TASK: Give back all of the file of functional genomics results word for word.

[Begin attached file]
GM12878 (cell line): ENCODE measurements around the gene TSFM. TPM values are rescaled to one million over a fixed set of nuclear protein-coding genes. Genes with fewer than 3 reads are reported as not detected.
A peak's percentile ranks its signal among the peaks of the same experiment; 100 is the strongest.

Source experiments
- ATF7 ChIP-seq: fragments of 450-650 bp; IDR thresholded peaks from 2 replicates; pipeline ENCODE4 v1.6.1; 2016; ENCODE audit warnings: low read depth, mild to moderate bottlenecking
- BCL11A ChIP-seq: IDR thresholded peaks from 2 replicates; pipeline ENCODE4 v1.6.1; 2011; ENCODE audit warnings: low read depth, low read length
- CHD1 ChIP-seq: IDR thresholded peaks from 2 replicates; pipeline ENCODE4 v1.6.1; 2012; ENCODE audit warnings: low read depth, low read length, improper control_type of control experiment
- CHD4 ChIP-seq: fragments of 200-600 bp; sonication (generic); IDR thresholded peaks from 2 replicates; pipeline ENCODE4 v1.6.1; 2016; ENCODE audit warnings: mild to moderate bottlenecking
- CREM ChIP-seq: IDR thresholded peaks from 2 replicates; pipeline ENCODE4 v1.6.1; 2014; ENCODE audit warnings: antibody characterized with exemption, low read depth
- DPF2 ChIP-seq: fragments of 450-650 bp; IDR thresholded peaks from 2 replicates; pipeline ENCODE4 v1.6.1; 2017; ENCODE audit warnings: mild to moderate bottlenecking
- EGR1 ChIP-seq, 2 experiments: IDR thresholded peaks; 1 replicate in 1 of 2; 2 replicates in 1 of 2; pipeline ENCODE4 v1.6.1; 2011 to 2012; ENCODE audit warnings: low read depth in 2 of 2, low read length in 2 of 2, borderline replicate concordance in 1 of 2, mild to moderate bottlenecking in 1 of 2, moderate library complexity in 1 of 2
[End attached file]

GM12878 (cell line): ENCODE measurements around the gene TSFM. TPM values are rescaled to one million over a fixed set of nuclear protein-coding genes. Genes with fewer than 3 reads are reported as not detected.
A peak's percentile ranks its signal among the peaks of the same experiment; 100 is the strongest.

Source experiments
- ATF7 ChIP-seq: fragments of 450-650 bp; IDR thresholded peaks from 2 replicates; pipeline ENCODE4 v1.6.1; 2016; ENCODE audit warnings: low read depth, mild to moderate bottlenecking
- BCL11A ChIP-seq: IDR thresholded peaks from 2 replicates; pipeline ENCODE4 v1.6.1; 2011; ENCODE audit warnings: low read depth, low read length
- CHD1 ChIP-seq: IDR thresholded peaks from 2 replicates; pipeline ENCODE4 v1.6.1; 2012; ENCODE audit warnings: low read depth, low read length, improper control_type of control experiment
- CHD4 ChIP-seq: fragments of 200-600 bp; sonication (generic); IDR thresholded peaks from 2 replicates; pipeline ENCODE4 v1.6.1; 2016; ENCODE audit warnings: mild to moderate bottlenecking
- CREM ChIP-seq: IDR thresholded peaks from 2 replicates; pipeline ENCODE4 v1.6.1; 2014; ENCODE audit warnings: antibody characterized with exemption, low read depth
- DPF2 ChIP-seq: fragments of 450-650 bp; IDR thresholded peaks from 2 replicates; pipeline ENCODE4 v1.6.1; 2017; ENCODE audit warnings: mild to moderate bottlenecking
- EGR1 ChIP-seq, 2 experiments: IDR thresholded peaks; 1 replicate in 1 of 2; 2 replicates in 1 of 2; pipeline ENCODE4 v1.6.1; 2011 to 2012; ENCODE audit warnings: low read depth in 2 of 2, low read length in 2 of 2, borderline replicate concordance in 1 of 2, mild to moderate bottlenecking in 1 of 2, moderate library complexity in 1 of 2